Law firm Gowling WLG's investigation was one of six independent investigations ordered by the council after the reports by Professor Alexis Jay and Louise Casey identified failings that left an estimated 1,400 children at risk of sexual exploitation.
Gowling WLG examined the conduct of several senior figures who worked at the council from 1997 to 2013, including former directors of children's services and chief executives.
It found evidence of missed opportunities, errors of judgment and a failure to tackle culture issues within the council, but concluded there was "no culpable behaviour which could now justify any form of legal action or regulatory involvement of any kind".
The report considered whether the individuals should face legal action, a review of their pensions or a referral to the Health and Care Professions Council and concluded that no such actions were justified.
"On the evidence available to us we have concluded that the way in which the council responded to CSE in Rotherham was not the responsibility or fault of any one person. It was the product of multiple and systemic failures," the report said.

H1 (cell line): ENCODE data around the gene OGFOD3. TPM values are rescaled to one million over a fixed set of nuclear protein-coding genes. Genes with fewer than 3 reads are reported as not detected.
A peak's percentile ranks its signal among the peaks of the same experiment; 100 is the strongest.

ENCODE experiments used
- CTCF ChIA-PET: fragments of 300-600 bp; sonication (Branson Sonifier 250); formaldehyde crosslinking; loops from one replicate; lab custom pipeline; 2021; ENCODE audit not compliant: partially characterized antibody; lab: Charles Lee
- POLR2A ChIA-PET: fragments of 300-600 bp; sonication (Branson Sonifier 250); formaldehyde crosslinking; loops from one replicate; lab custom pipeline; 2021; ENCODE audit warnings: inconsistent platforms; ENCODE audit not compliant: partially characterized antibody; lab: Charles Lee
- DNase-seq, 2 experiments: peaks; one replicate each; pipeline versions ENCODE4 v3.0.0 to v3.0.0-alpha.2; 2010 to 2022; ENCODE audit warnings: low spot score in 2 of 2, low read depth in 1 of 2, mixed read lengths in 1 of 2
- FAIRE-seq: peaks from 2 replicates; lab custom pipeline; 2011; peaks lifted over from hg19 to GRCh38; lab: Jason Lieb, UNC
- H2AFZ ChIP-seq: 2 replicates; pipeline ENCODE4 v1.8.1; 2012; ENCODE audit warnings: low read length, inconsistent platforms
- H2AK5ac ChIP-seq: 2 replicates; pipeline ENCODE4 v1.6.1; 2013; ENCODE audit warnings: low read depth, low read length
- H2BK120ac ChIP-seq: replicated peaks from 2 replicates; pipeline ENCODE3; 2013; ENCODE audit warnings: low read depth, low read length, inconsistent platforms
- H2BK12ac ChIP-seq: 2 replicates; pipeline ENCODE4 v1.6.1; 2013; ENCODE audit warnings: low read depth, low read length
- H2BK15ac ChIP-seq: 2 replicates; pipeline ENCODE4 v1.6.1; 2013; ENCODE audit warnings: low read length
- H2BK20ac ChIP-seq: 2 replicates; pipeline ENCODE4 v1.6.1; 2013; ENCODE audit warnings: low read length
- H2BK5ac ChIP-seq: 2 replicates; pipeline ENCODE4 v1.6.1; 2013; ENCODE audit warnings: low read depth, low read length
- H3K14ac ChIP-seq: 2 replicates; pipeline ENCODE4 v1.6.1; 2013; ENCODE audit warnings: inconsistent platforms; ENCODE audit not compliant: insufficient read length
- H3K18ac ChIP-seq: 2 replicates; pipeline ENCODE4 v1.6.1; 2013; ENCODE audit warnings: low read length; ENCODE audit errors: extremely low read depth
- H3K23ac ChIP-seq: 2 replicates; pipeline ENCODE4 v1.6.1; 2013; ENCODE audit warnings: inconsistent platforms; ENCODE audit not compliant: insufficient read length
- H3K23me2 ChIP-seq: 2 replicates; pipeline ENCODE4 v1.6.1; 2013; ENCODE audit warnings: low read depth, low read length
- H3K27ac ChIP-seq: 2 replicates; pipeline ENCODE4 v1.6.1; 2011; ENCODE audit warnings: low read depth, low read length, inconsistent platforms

Another of the investigations examined the handling of 15 CSE cases highlighted in Professor Jay's report. It found evidence of "extremely poor practice" but concluded that action was unwarranted against individual professionals in all but one case.
The remaining case was that of Child E, who was raped by another child while living in a council-run children's home as well as being sexually exploited.
The investigation report said that in Child E's case there was "at least prima facie evidence of significant culpability" by at least two former Rotherham social care professionals and recommended a more detailed review be undertaken.
The council, which no longer operates its own children's homes, commissioned a review of Child E's case that found the failings were indicative of "widespread systemic failure" and so "no one individual alone could be held culpable".
Rotherham MP Sarah Champion, who recently resigned from Labour's front bench after claiming the role of race in CSE cases is being ignored due to political correctness, said the lack of action against individual professionals "feels like a completely wasted opportunity to allow the town to move forward".
"How are the survivors meant to rebuild their lives without the closure these reports could have brought? How is Rotherham meant to have confidence that this will never happen again unless we know exactly what went wrong?" she said.